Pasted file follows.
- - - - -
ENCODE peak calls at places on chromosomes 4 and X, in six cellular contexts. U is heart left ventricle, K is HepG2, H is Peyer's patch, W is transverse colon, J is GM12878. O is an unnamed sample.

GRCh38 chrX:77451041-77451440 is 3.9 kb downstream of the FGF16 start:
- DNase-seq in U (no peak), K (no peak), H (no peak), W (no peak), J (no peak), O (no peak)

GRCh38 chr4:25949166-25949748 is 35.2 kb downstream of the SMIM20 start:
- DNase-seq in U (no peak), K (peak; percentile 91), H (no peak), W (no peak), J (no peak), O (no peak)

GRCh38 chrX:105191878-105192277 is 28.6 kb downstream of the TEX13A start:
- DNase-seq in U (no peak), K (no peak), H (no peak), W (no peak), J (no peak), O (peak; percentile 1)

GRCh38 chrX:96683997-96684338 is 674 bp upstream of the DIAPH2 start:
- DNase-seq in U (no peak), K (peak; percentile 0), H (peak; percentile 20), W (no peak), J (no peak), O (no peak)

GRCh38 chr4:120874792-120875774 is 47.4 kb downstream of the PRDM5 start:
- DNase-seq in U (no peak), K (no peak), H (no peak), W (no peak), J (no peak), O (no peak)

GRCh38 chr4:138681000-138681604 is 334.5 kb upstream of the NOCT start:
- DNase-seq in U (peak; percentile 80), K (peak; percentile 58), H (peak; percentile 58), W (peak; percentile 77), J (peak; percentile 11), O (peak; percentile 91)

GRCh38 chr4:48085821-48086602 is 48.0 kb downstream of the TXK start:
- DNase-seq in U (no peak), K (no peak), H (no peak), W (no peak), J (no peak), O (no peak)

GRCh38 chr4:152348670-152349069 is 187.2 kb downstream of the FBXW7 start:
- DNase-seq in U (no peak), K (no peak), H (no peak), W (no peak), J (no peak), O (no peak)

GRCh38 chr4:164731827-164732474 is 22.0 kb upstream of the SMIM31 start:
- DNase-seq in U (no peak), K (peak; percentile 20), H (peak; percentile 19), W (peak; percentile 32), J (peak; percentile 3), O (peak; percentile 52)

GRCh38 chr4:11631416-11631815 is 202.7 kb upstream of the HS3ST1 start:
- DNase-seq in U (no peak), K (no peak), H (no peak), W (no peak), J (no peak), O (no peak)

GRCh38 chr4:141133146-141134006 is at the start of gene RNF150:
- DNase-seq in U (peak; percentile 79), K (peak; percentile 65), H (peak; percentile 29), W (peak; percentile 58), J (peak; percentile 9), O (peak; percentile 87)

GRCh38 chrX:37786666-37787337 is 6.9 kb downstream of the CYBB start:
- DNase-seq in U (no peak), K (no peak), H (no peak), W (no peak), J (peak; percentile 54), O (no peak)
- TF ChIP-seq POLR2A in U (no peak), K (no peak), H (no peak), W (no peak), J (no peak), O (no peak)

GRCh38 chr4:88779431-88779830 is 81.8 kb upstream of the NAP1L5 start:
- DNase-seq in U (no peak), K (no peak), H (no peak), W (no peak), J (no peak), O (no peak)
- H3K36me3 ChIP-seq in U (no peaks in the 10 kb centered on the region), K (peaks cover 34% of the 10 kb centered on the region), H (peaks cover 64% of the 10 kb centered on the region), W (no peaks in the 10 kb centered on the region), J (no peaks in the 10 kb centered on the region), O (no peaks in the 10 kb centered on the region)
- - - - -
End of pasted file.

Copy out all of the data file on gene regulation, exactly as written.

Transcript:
ENCODE peak calls at places on chromosomes 4 and X, in six cellular contexts. U is heart left ventricle, K is HepG2, H is Peyer's patch, W is transverse colon, J is GM12878. O is an unnamed sample.

GRCh38 chrX:77451041-77451440 is 3.9 kb downstream of the FGF16 start:
- DNase-seq in U (no peak), K (no peak), H (no peak), W (no peak), J (no peak), O (no peak)

GRCh38 chr4:25949166-25949748 is 35.2 kb downstream of the SMIM20 start:
- DNase-seq in U (no peak), K (peak; percentile 91), H (no peak), W (no peak), J (no peak), O (no peak)

GRCh38 chrX:105191878-105192277 is 28.6 kb downstream of the TEX13A start:
- DNase-seq in U (no peak), K (no peak), H (no peak), W (no peak), J (no peak), O (peak; percentile 1)

GRCh38 chrX:96683997-96684338 is 674 bp upstream of the DIAPH2 start:
- DNase-seq in U (no peak), K (peak; percentile 0), H (peak; percentile 20), W (no peak), J (no peak), O (no peak)

GRCh38 chr4:120874792-120875774 is 47.4 kb downstream of the PRDM5 start:
- DNase-seq in U (no peak), K (no peak), H (no peak), W (no peak), J (no peak), O (no peak)

GRCh38 chr4:138681000-138681604 is 334.5 kb upstream of the NOCT start:
- DNase-seq in U (peak; percentile 80), K (peak; percentile 58), H (peak; percentile 58), W (peak; percentile 77), J (peak; percentile 11), O (peak; percentile 91)

GRCh38 chr4:48085821-48086602 is 48.0 kb downstream of the TXK start:
- DNase-seq in U (no peak), K (no peak), H (no peak), W (no peak), J (no peak), O (no peak)

GRCh38 chr4:152348670-152349069 is 187.2 kb downstream of the FBXW7 start:
- DNase-seq in U (no peak), K (no peak), H (no peak), W (no peak), J (no peak), O (no peak)

GRCh38 chr4:164731827-164732474 is 22.0 kb upstream of the SMIM31 start:
- DNase-seq in U (no peak), K (peak; percentile 20), H (peak; percentile 19), W (peak; percentile 32), J (peak; percentile 3), O (peak; percentile 52)

GRCh38 chr4:11631416-11631815 is 202.7 kb upstream of the HS3ST1 start:
- DNase-seq in U (no peak), K (no peak), H (no peak), W (no peak), J (no peak), O (no peak)

GRCh38 chr4:141133146-141134006 is at the start of gene RNF150:
- DNase-seq in U (peak; percentile 79), K (peak; percentile 65), H (peak; percentile 29), W (peak; percentile 58), J (peak; percentile 9), O (peak; percentile 87)

GRCh38 chrX:37786666-37787337 is 6.9 kb downstream of the CYBB start:
- DNase-seq in U (no peak), K (no peak), H (no peak), W (no peak), J (peak; percentile 54), O (no peak)
- TF ChIP-seq POLR2A in U (no peak), K (no peak), H (no peak), W (no peak), J (no peak), O (no peak)

GRCh38 chr4:88779431-88779830 is 81.8 kb upstream of the NAP1L5 start:
- DNase-seq in U (no peak), K (no peak), H (no peak), W (no peak), J (no peak), O (no peak)
- H3K36me3 ChIP-seq in U (no peaks in the 10 kb centered on the region), K (peaks cover 34% of the 10 kb centered on the region), H (peaks cover 64% of the 10 kb centered on the region), W (no peaks in the 10 kb centered on the region), J (no peaks in the 10 kb centered on the region), O (no peaks in the 10 kb centered on the region)